A little care goes a long way in preventing
the scratching of fine plastic surfaces or screens such as those found on
boating electronics. The best approach to avoiding scratching or
damaging the surface is to use a soft cloth and soapy water, or a spray
cleaner without ammonia. Avoid wiping with paper products, which can cause
fine scratches. There are a whole new generation of excellent
micro-fiber cleaning products out there which are not only soft, but have
a high surface area for trapping dirt and dust and leaving a smudge free
3Mís new Scotch-Briteô High Performance Cloth is an example of a new
type detailing cloth:
Most all boating electronics screens and windshields
should be stable to UV exposure. But thereís no sense in punishing the
unit, so if it's not stored inside it would not hurt to have the unit
covered. Also, I would highly recommend avoiding window cleaners that
contain ammonia on plastic screens. It might take a while to become
noticeable, but the ammonia in these products can cause chemical damage to
Over time plastic screens on electronics can lose their
optical clarity. Odds are it's just a haze caused by fine scratches from
If so, there is hope for restoring the screen to its original condition. 3M
makes a couple of excellent products specifically for this application.
They make a "plastic cleaner" which removes fine scratches, and
works well by itself. They also make a follow-up "plastic
polish" that cleans and restores optical clarity. The same two
products are offered on the marine side of their line-up. These work very
well for all fine plastics, electronics screens, boat windshields, or even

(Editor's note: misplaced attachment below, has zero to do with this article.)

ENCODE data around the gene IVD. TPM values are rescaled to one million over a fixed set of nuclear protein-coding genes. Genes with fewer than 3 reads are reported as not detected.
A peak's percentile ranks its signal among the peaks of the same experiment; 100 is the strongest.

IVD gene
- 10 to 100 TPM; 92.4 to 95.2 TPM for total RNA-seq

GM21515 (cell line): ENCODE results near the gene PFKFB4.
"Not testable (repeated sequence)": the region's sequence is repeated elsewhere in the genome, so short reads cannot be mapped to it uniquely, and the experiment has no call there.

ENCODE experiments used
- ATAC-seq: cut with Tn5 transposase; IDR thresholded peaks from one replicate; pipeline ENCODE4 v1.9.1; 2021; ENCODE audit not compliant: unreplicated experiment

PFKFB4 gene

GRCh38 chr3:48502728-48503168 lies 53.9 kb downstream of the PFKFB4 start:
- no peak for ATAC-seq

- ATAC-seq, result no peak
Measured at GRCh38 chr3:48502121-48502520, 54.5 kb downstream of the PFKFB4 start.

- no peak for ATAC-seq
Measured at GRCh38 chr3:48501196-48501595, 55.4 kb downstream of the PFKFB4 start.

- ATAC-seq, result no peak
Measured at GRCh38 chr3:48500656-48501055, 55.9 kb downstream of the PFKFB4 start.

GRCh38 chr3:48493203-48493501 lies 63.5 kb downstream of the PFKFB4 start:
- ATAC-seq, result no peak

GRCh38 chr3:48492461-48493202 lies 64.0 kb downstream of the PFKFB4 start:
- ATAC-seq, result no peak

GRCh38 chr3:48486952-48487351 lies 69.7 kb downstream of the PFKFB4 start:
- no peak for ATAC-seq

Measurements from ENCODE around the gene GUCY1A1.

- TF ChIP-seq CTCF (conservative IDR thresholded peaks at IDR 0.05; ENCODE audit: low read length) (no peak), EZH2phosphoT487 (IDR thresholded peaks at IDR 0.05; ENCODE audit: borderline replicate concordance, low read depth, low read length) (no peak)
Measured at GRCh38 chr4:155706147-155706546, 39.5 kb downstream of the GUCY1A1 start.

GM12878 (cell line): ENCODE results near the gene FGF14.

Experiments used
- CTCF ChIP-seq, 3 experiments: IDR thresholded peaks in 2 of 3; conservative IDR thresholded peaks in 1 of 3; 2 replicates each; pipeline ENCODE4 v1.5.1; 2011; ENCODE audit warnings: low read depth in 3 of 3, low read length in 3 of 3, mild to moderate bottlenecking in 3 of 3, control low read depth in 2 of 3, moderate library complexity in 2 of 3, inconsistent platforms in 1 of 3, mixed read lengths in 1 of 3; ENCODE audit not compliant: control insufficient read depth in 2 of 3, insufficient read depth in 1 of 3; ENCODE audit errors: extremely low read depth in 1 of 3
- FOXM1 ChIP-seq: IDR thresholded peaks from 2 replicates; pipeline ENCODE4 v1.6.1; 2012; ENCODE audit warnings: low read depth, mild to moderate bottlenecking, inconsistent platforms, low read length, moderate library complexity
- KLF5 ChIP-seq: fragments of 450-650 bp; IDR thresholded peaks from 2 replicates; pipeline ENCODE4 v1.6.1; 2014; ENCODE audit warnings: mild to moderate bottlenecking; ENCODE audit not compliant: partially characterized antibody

household items such as microwave doors.
"Mothers" brand also offers a plastics cleaner that can be found
in automotive stores or sections of the larger retailers.
If the haze on the surface is caused by
deeper scratches you could still get them out, but you'll need to start
with a more abrasive polish and work back to finish with something finer.
Meguiar's and 3M both make a great line of heavy to fine cut hand and
machine glazes, but youíll need to be careful not to start too
aggressive on these. Both companies also make swirl mark removers that
work well on fine scratches. The best choice is going to depend on how
deep the scratches are.
Avoid using cleaners or solvents such as
acetone which can cause serious damage to plastics. It might be harder to
recover from solvent damage, short of replacing the screen. Itís a good
idea not to even let solvent vapors come in contact with the plastics.
When a good solvent for the plastic comes in contact with the screen, you
can develop some serious surface cracks. It's called crazing, and it's due
to the rapid release of stress built into the screen from the molding
process. It's hard to repair solvent cracked or crazed plastic because the
damage can go deeper than what most polishes can remove. The link below
contains some additional reference information:
(Mark has a background in Polymer Chemistry
and Materials Science and is a Research Scientist with a Minnesota based